On May 7, 2019, The Governor of the State of Washington signed into law Substitute House Bill 1607 (“HB 1607”) – a first-of-its-kind premerger notification requirement covering healthcare transactions closing on or after January 1, 2020. HB 1607 is a timely reminder that state attorneys general have not hesitated in recent years to enforce both federal and their own state antitrust laws when a transaction poses local anticompetitive concerns.

HB 1607

HB 1607 applies to transactions involving hospitals, hospital systems and provider organizations representing at least seven individual providers in payer negotiations. Parties must notify the Washington Attorney General at least 60 days prior to closing any transaction involving two or more such entities and resulting in a “material change,” including the following:

  • any acquisition conferring control, directly or indirectly over the target;
  • any merger resulting in the consolidation of two or more entities, including any transaction that combines two entities under a common parent and the formation of a new organization by two or more entities;
  • any “contracting affiliation” under which the parties would jointly negotiate with third-party payers or administrators on rates for professional medical services; and
  •  any of the above transactions involving a Washington entity and an out-of-state entity that generates $10 million in annual health services revenue from Washington state residents.

The new state filing requirement seeks “to ensure that competition beneficial to consumers in health care markets across Washington remains vigorous and robust.” While similar in purpose and nature to the federal Hart-Scott-Rodino Act, the scope of the Washington healthcare premerger law differs in important ways and on balance will capture a much broader array of transactions within the healthcare space. For example, the Hart-Scott-Rodino Act includes a “size of the transaction” test and a “size of the parties” test that serve to limit the Hart-Scott-Rodino premerger notification requirement to transactions and parties that meet certain size requirements. HB 1607 does not include any such thresholds to limit the notification requirements to large transactions.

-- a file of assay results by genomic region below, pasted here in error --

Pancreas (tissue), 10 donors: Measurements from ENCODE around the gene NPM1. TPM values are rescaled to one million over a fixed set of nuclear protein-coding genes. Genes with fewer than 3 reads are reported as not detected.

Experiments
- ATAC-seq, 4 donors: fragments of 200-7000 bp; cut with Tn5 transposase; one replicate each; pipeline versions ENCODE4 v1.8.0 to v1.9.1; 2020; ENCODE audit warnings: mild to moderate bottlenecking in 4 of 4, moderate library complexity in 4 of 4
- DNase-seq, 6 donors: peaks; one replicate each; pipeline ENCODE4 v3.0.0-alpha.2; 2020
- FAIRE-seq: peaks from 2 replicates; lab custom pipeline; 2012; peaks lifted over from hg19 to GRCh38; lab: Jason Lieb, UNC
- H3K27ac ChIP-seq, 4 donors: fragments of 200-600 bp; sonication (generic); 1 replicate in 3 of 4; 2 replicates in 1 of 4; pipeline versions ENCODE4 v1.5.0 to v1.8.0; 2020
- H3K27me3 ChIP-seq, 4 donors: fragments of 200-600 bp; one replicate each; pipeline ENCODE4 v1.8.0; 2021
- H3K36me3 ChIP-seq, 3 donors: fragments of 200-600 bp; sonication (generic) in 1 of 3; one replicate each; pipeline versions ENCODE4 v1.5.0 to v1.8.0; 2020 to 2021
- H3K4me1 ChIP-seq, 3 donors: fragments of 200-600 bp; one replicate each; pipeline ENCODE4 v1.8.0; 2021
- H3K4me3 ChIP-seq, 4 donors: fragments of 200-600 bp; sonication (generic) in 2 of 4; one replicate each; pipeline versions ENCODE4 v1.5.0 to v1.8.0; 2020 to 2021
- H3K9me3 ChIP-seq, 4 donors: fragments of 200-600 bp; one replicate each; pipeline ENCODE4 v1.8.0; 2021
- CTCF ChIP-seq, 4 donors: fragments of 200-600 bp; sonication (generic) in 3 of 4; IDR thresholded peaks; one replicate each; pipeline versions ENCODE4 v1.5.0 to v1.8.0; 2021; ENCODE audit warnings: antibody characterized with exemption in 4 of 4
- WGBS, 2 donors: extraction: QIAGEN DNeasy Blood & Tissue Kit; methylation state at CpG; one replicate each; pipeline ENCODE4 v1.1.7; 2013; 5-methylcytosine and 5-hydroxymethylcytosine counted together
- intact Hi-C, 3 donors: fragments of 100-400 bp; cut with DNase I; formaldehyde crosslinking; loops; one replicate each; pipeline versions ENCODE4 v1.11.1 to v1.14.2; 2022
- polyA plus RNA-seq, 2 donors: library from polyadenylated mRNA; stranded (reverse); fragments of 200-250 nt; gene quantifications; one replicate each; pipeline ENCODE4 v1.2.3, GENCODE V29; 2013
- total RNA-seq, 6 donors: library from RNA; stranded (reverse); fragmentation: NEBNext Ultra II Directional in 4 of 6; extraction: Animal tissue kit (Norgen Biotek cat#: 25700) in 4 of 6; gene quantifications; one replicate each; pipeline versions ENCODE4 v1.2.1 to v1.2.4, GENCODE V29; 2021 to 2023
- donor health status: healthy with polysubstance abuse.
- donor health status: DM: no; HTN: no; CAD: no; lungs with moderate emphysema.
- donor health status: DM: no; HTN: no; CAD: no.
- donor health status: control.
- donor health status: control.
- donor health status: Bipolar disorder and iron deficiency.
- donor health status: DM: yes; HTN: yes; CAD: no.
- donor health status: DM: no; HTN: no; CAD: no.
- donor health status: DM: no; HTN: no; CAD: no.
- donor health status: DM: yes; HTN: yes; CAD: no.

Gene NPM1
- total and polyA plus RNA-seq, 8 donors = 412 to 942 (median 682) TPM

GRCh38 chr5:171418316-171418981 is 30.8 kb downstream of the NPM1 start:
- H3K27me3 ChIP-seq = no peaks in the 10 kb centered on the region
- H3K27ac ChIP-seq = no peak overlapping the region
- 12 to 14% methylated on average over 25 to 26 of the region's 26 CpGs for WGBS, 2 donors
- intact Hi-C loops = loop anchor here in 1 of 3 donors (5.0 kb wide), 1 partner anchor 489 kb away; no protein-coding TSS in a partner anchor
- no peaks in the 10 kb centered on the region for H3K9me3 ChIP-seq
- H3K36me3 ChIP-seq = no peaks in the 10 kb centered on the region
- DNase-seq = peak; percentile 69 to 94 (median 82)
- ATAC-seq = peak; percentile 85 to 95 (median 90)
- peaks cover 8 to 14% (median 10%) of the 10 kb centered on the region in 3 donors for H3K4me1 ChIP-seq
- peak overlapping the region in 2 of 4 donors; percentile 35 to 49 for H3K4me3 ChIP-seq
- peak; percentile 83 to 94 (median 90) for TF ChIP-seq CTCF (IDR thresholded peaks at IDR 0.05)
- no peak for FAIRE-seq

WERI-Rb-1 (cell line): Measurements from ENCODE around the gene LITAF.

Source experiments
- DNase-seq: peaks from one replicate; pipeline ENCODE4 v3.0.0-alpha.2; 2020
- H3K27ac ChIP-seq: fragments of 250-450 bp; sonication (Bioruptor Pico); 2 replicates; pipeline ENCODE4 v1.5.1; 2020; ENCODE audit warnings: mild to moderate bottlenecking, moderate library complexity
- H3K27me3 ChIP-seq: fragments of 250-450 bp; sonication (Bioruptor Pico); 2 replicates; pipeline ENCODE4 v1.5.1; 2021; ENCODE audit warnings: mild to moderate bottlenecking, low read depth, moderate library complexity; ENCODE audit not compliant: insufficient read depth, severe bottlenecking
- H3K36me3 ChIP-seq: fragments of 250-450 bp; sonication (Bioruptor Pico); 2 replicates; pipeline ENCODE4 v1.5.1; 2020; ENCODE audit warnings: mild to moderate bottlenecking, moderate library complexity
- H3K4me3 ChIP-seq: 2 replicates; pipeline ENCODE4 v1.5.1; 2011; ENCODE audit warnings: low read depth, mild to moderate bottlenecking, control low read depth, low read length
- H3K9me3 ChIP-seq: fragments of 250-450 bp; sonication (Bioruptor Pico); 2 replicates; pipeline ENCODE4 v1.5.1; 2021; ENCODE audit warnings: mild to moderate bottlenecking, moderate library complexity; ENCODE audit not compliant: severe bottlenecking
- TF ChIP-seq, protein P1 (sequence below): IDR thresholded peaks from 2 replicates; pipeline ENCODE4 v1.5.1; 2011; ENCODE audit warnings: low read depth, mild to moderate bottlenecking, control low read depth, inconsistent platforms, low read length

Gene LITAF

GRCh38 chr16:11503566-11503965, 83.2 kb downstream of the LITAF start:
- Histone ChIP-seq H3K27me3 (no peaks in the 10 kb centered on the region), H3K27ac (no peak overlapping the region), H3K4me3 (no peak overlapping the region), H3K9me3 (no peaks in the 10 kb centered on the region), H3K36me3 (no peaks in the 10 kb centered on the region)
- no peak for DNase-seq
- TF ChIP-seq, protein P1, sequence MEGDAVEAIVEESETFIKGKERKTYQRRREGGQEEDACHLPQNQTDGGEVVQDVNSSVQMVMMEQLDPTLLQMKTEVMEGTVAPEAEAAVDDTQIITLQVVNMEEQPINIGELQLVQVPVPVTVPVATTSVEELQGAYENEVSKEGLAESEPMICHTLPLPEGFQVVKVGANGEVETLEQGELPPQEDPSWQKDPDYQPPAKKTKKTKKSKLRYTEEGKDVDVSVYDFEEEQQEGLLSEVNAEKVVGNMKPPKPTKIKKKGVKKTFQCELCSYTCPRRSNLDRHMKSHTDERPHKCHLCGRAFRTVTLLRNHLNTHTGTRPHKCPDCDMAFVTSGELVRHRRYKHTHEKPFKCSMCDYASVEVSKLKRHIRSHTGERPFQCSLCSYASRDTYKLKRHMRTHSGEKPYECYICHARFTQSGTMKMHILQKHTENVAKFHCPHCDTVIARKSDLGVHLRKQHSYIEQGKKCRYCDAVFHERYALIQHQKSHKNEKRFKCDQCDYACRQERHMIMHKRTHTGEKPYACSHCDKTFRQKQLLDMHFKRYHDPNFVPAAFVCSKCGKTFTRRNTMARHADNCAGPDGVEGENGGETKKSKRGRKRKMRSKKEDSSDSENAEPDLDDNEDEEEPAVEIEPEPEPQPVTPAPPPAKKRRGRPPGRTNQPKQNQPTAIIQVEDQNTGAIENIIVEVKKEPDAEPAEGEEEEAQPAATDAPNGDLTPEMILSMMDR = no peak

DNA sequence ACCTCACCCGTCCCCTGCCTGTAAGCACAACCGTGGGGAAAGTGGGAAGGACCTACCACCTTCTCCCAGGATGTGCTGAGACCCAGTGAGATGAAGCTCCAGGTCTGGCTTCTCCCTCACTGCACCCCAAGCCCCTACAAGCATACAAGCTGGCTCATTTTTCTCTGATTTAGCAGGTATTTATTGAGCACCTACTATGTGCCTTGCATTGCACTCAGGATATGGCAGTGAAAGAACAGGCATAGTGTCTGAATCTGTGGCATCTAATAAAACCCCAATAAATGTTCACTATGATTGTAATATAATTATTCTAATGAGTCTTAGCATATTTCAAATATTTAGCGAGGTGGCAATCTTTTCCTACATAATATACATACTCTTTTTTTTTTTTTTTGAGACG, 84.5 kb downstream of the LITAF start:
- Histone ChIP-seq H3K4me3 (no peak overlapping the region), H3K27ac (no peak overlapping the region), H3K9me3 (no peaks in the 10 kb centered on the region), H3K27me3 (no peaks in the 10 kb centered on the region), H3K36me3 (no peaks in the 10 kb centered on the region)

HB 1607 Filing Requirements

  • Failure to file carries a civil penalty of up to $200 per day.
  • No dollar thresholds limit the law’s application by the size of the in-state parties or the transaction.
  • Parties must submit a copy of any HSR Act premerger notification.
  • For transactions not reportable under the Hast-Scott-Rodino Act, HB 1607 requires the following information in no particular format:
  • the names of the parties and their current business addresses;
  • the locations where each party provides healthcare services;
  • a description of the nature and purpose of the proposed transaction;
  • the anticipated closing date; and
  • any additional information the parties choose to provide voluntarily.

Like the HSR Act, HB 1607 allows for the state attorney general to request additional information from the parties within 30 days after the filing, but in contrast to the HSR Act, HB 1607 provides no mechanism for suspending the waiting period beyond 60 days from filing and provides no mechanism for the early termination of the waiting period.

Key Considerations

  • Parties should seek antitrust advice if a transaction may be covered by the state’s healthcare premerger law, particularly if the transaction involves competing providers or parties in a vertical relationship. Developing a thorough understanding of the transaction’s potential competitive impact will be essential to anticipating questions from the Office of the Attorney General and minimizing the time and scope of any investigation by the state attorney general.
  • Parties to transactions covered by the HSR Act should carefully consider the timing of their federal and state filings and should consult antitrust counsel to navigate confidentiality issues and facilitate productive communications among agency staff at both the state and federal levels.
  • It is not clear yet whether the Washington Attorney General will follow federal guidance relating to the HSR Act, including on issues such as “gun jumping.” Parties to transactions covered by the Washington healthcare law should use caution before engaging in any joint activities prior to the end of the 60-day waiting period.

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